“You Should Stop Mumbling and Enunciate More” - Life with a Speech Impediment

stutter.jpg

“Can you please repeat that?” “Enunciate!” “Stop Mumbling.” These are some of the reoccurring insensitive statements I’ve heard throughout my life and are now becoming more prevalent from the podcast I started. My voice has been called “atrocious” and horrible, with one listener claimed he is helping me by ordering me to enunciate. It is incredibly saddening, shameful and embarrassing to be criticized for something I had to deal with every day of my life. But, do I blame someone who doesn’t know that I’ve had a speech impediment for all of my life?

I have no idea what causes it. I’ve read some recent articles stating that a speech impediment may be neurological. It could be from lack of self-confidence or issues from a traumatic event; good chance it's being caused by my overbite. No matter the cause, it affects me every day of my life. I was even held back a year in Kindergarten because of my speech impediment. How’s that for embarrassment? All of your friends move on without you because nobody can understand you. Throughout my schooling, I had to see multiple Speech Therapists help me to learn to pronounce my words, enunciate and not to mumble.

“She sells seashells down by the seashore,” had become my catchphrase from the number of times I have had to say it with the numerous therapist I’ve seen. I had to learn how to manipulate my tongue when I say SH, TH or CH words. I was taught mouth stretching exercises to loosen my jaw, which I still do today. But, no matter how frustrated and embarrassed I got from seeing a Speech Therapist, never did they make me feel like I was disabled or useless. All of them were kind, patient and sympathetic as I struggled to pronounce simple words and enunciate sentences so I can finally be understood.  

But their warm kindness couldn’t fix the pain I felt as I was made fun of as a child. Children can be cruel when they hear the boy with the mumble and lisp. It was so sorry that even today I still feel the stress and insecurity when I hold a simple conversation with somebody. I always have to ask myself if they understood me or they’re just nodding their head out of pity. There was a long time where I was afraid to speak to people because of the fear of being judged.

But, I wanted more out of myself. I wanted to tell jokes, hold long conversations and unapologetically flirt with cute girls. Thank God for college. Once I was on my own, I was able to embrace my disadvantage by not letting it hinder me. I joined a Fraternity, I was a vocal member of the Student Government, I gave great speeches for class presentations, and I had become a decent flirt.

In later years I had become a cop and had to use my voice to interview suspects, give testimony in court and threaten violent criminals when it was appropriate. But, my speech impediment never went away. I would stutter and mumble when I was nervous, which some criminals wrongly assumed as a sign of weakness. I had to repeat myself over the radio countless times, especially when my adrenaline was surging through my body.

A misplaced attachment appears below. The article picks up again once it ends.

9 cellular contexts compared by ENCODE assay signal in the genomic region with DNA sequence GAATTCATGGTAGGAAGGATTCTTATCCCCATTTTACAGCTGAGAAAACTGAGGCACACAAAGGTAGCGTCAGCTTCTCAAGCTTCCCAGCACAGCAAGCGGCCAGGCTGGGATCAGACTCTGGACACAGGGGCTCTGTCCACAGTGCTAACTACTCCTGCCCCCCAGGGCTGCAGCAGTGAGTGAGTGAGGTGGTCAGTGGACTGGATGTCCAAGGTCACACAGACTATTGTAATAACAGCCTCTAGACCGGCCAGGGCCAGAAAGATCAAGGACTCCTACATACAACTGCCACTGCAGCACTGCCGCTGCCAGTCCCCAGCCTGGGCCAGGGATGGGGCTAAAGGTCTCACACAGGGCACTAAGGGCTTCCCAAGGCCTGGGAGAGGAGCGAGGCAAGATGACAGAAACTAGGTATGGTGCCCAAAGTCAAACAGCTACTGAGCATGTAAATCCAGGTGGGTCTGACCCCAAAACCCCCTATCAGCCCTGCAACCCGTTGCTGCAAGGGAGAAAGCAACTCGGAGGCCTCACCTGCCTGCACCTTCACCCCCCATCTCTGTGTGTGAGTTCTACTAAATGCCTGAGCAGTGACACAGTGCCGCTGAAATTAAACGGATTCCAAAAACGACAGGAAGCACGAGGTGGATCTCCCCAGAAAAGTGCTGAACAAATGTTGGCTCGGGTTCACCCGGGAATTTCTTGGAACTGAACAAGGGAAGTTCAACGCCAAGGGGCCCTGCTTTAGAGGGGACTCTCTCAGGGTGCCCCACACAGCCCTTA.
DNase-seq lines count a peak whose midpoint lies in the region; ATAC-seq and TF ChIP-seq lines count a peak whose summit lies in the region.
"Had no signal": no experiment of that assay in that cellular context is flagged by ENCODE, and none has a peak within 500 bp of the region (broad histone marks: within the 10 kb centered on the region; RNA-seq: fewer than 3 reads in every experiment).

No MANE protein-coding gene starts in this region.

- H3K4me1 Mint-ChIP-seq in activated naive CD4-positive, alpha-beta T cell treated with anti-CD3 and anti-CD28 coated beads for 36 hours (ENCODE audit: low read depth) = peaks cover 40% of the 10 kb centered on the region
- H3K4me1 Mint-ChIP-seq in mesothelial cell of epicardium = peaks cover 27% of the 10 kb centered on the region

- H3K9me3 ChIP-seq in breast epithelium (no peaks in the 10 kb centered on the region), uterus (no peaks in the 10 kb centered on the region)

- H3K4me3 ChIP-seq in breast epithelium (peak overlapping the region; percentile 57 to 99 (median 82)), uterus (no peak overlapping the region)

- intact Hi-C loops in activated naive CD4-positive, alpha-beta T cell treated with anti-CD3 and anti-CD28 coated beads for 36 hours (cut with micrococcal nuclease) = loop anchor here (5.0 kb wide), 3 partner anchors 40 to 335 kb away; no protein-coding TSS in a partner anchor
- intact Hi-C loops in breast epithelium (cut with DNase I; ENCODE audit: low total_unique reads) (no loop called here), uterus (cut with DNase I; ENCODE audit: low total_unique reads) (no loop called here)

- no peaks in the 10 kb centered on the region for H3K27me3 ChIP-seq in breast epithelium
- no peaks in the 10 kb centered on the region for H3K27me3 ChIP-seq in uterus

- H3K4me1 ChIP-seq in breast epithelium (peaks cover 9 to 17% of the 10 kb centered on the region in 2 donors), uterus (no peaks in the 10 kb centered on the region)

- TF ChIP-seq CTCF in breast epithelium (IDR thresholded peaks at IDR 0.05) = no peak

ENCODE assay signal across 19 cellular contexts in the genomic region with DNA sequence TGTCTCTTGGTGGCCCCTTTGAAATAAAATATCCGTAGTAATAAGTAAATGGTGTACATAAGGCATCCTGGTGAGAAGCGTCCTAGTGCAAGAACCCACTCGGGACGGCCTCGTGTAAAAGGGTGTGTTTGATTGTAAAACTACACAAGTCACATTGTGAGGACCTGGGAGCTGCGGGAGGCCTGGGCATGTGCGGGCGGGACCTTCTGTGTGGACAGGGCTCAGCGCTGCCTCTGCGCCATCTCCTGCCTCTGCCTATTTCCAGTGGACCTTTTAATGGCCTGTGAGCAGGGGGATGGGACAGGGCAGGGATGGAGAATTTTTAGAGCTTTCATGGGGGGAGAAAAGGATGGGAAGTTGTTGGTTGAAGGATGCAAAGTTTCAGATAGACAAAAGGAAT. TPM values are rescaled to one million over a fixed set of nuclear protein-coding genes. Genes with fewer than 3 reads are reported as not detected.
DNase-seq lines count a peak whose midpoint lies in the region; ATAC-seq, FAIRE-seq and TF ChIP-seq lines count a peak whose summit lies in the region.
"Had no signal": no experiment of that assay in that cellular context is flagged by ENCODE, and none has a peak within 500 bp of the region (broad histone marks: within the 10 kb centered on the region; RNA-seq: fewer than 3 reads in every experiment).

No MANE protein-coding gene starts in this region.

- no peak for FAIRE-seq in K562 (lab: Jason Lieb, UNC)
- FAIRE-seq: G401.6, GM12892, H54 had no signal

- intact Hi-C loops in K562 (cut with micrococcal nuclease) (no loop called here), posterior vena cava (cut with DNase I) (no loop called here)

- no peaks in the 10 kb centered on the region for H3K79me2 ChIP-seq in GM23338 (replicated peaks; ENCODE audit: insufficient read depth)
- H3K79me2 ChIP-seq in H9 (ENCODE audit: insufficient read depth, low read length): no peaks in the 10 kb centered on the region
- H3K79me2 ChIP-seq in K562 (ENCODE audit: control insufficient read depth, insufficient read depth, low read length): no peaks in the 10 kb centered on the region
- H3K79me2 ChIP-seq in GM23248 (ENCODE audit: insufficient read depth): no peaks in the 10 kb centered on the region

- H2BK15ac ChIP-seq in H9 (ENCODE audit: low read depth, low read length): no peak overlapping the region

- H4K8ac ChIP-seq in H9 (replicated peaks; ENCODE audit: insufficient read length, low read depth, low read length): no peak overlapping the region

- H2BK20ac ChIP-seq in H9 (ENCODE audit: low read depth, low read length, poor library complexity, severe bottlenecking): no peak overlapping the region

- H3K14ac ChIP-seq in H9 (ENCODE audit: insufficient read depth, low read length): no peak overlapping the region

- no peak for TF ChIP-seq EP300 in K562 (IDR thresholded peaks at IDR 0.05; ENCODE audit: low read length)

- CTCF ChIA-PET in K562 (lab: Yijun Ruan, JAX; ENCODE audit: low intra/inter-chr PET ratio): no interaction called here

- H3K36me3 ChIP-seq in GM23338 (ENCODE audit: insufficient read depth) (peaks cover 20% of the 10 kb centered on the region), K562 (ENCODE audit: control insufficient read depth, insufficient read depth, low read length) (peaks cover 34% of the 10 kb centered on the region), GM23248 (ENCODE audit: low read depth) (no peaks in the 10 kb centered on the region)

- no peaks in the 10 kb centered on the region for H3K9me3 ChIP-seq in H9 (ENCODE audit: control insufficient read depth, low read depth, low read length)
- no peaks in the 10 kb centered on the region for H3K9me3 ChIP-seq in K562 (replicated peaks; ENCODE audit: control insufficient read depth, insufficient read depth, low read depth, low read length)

After being a cop, I had worked in a supervisory position for Disney Cruise Lines, where I worked with an international crew who all spoke better English than me. They thought they couldn’t understand me because of my accent, which I let them believe because I was ashamed of admitting that I have a speech impediment. It’s funny how a group of Scot’s can tell me that they can’t understand me with their thick ass accent; if you don’t know what I just wrote then listen to Scottish men talk on YouTube. No offense to the Scot’s, I’ll choose you guys over the English any day of the week.

Last year I decided to go after an idea I had for years. I would interview interesting people and show the world that we all have stories to tell. That we all have so much in common and maybe we should listen to each other stories instead of quickly dismissing people because of their differences. I was quite nervous to engage in a medium which will showcase my flawed speech, and I rightly expected to get some lousy criticism for it. But no matter how much Stoicism I practice, it still hurts reading comments on how my voice sucks. That despite my best efforts, people see the flaws and not the whole picture.

But, a random email of kindness from my first fan made the negative comments worthwhile. She loved the podcasts and the blog, which made me smile beyond my cheeks. I even printed the email and hung it up to remind myself that if I was able to reach one person with my voice, then that is worth all of the criticism in the world.

Despite my insecurities over my voice and constant fear of being misunderstood, I choose to go on. I choose to keep speaking. I choose to keep interviewing and singing horrible karaoke. I choose to because what other options do I have? Do I give in to the critics, both internal and external or do I continue to do something I believe in? We all have something that keeps us from the grade but isn’t that what glory requires? Becoming something more despite your flaws, your circumstances or the people who hurt you. I choose to be understood.

And for all those who ever mocked a person with a speech impediment, what are you using your voice for?